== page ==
22. Thank you very, very much for the improvements. 🙂 Desktop responsiveness is what makes me look in awe at enlightenment once in a while when I’m frustrated of yet another 4.x.0 bug. Only that I return every time and use 4.7 trunk these days to get fixes more early. And hearing about this fix probably makes me switch to master much earlier than planned, again, potentially repeating the kde-e17-kde cycle once more. 😉
    Having activated the fps tool, I see that I get 60 fps at a still image. What makes me cringe every time is the latency of the application launcher. Pressing the “K” button makes fps go down to as low as 22 fps. Avoiding that sad event, I press “Alt+F2” only to watch the same again.

    1. oh btw, this happens on not so fast but very common gma4500 graphics with latest kernel-drm, mesa-git and intel-userspace-git.

  23. Thanks Martin !!!

    Is there any way we, dumb users with little time available, can support your work ?

    Oh BTW, I’m one of those who experienced a speed regression in 4.7.0 compared to 4.6.x (nvidia proprietary drivers, 9800 GTX). Most animations are actually jerky. Also, games tend to only display at half the expected framerate, expect if kwin is disabled. In fact, it’s pretty difficult to understand everything, as things sometimes get worse, for instance, when ticking “sync to vbl” in the nvidia-settings / OpenGL section.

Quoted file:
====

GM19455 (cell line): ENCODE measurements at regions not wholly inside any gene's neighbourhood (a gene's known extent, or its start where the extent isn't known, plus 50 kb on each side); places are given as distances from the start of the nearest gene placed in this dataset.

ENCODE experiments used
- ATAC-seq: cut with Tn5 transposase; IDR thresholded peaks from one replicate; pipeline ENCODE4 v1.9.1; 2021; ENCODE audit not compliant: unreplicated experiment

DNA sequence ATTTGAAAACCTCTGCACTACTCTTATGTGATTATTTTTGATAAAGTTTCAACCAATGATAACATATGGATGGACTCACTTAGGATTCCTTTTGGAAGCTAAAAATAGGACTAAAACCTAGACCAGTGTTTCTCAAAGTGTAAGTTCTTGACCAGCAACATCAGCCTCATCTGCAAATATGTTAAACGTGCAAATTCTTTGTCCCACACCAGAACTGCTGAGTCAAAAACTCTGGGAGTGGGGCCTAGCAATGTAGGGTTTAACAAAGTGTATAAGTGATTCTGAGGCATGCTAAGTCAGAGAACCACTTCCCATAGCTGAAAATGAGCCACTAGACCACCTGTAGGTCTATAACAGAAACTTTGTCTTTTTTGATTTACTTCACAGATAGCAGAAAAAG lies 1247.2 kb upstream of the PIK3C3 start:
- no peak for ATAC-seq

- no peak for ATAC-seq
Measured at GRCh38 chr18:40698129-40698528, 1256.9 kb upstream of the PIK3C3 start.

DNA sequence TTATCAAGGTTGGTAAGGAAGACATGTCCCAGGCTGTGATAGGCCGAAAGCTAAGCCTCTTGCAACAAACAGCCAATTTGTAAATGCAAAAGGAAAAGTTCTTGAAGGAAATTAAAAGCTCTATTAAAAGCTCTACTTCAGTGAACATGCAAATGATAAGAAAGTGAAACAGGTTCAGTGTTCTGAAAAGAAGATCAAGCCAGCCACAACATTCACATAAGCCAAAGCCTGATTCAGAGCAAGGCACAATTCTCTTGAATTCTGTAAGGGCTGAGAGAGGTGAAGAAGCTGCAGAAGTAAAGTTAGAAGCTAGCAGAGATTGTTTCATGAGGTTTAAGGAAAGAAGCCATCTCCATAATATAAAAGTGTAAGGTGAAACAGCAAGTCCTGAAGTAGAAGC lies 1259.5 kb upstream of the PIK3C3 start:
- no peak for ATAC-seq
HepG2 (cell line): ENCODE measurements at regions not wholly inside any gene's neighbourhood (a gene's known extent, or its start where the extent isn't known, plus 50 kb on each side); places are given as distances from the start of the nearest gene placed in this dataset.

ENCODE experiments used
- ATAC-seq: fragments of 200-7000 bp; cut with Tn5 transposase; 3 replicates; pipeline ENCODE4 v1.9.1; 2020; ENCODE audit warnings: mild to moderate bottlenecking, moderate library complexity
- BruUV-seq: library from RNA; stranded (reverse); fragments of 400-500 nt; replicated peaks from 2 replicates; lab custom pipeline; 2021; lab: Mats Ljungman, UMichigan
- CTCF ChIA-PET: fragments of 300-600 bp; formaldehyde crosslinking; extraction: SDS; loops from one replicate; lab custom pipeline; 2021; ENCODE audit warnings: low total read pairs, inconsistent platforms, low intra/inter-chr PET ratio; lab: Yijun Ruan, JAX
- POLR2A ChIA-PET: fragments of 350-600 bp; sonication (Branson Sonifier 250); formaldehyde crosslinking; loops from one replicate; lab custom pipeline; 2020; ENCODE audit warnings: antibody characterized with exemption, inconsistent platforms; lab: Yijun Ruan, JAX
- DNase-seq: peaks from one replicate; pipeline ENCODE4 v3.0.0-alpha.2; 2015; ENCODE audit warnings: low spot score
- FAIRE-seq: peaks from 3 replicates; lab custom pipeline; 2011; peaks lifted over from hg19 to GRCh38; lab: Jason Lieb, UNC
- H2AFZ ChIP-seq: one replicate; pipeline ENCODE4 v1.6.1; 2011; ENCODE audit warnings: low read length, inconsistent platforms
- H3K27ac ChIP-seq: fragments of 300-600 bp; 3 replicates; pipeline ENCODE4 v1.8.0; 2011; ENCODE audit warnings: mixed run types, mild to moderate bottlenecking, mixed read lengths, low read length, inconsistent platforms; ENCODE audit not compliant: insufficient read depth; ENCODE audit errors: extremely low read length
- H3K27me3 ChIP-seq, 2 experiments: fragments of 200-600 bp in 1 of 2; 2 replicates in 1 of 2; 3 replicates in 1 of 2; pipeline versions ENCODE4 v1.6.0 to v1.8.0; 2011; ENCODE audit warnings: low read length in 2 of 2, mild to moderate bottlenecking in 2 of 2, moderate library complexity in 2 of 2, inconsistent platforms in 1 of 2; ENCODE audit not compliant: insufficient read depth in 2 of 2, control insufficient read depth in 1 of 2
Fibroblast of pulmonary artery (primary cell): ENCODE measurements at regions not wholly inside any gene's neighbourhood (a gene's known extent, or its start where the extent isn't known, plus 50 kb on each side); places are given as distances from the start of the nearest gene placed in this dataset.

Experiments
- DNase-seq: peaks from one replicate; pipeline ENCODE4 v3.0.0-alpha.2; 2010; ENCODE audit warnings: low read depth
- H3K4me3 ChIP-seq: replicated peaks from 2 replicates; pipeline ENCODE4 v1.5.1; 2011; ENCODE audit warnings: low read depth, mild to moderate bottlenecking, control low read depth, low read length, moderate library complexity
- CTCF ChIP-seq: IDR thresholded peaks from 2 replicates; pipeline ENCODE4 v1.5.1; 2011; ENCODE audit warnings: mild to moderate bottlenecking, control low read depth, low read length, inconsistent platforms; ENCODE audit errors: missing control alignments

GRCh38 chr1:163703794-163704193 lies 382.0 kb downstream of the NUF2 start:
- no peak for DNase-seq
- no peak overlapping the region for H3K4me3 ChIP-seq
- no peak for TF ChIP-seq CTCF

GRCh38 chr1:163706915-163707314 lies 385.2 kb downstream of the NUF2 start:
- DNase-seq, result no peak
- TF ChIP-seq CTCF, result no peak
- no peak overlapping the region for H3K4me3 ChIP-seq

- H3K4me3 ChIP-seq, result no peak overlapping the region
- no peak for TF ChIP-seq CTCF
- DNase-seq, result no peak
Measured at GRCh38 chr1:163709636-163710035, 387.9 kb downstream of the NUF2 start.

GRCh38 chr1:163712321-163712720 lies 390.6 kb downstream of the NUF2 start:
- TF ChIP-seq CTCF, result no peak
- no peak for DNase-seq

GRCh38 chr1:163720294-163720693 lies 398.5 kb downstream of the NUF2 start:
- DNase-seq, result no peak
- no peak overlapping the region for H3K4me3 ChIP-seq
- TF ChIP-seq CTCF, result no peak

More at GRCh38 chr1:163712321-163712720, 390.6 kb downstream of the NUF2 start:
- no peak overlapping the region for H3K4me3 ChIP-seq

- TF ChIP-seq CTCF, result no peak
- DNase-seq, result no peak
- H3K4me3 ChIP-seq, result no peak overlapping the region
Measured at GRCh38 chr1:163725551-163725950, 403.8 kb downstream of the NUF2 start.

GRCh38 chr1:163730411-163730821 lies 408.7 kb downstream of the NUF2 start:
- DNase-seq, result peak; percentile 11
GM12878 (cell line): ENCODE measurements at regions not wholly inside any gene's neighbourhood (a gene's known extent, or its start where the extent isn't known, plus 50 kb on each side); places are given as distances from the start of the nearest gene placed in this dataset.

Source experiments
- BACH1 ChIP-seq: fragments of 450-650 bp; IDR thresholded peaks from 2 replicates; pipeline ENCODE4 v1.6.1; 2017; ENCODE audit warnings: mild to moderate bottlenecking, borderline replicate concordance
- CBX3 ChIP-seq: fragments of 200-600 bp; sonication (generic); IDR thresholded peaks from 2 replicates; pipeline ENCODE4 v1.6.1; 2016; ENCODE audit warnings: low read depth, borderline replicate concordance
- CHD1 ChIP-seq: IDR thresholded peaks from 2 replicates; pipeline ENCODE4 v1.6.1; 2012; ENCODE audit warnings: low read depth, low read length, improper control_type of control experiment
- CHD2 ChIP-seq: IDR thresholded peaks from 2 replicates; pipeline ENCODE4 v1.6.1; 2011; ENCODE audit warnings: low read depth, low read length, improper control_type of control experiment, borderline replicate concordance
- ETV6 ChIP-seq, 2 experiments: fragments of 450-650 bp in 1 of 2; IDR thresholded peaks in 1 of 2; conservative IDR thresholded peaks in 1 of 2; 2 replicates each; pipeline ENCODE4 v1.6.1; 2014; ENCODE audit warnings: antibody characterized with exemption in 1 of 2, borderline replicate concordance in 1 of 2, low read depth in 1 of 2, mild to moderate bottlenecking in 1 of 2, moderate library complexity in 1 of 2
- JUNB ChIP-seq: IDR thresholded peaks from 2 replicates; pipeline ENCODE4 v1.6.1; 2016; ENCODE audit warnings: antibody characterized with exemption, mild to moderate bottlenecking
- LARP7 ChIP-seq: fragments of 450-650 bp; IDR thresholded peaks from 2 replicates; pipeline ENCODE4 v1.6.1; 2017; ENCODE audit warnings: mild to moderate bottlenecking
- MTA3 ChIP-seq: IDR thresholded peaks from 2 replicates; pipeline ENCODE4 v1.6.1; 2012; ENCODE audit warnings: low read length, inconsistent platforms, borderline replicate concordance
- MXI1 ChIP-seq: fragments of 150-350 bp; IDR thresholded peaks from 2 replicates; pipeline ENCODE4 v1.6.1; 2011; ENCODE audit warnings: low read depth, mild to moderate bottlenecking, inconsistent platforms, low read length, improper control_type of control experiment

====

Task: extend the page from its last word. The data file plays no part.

Well, there’s definitely something weird but you are probably aware of this. I really wished I had the coding skills to help 🙁

    Anyway : you work is ENORMOUSLY appreciated, thanks !

  24. Martin said:
    “A deeper analysis of the code showed that there is a small bug, which we will fix in 4.7.2 (too late for 4.7.1)”
    Then, who needs kde-4.7.1 release? Please omit that release for kde-4.7.0 is quit stable but kwin slowed down! (I will mask this dummy 4.7.1 release on my gentoo~unstable)

    1. sorry, but I don’t get the logic behind your statement. Of course 4.7.1 contains bug fixes not only in KWin but in many components. Why should we omit a time-based release just because one component decided to shift one bug fix into the next time-based release?

  25. I always asked to myself why windows 7 could minimize a window without any problem and kde could not (on my radeon hd 5670 video card the fps drop from 60 to about 20)… finally someone noticed it and I think that things will go to the right way. Thank you!

      1. To get smooth (fluid) desktop effects on my system with radeon card and fglrx driver, I have to turn off kwin vsync and oxygen animations. After doing that, I have (very) smooth desktop effects including minimize animation.

  26. Martin, I’m not sure if you are still reading these comments or not.

    Could you please explain what the problem with KWin and OpenGL 2.x support is under fglrx? I was thinking it was due to slow TFP performance, but I may just be making that up myself.

    I know KWin defaults to GL1.x functionality for that reason, I was just hoping to pass this info along to an AMD employee to see if they could get the ball rolling.

  27. Not much to say here (I am far from an expert on the matter) other than THANK YOU. Martin, your work and that of everyone else behind KDE is hugely appreciated.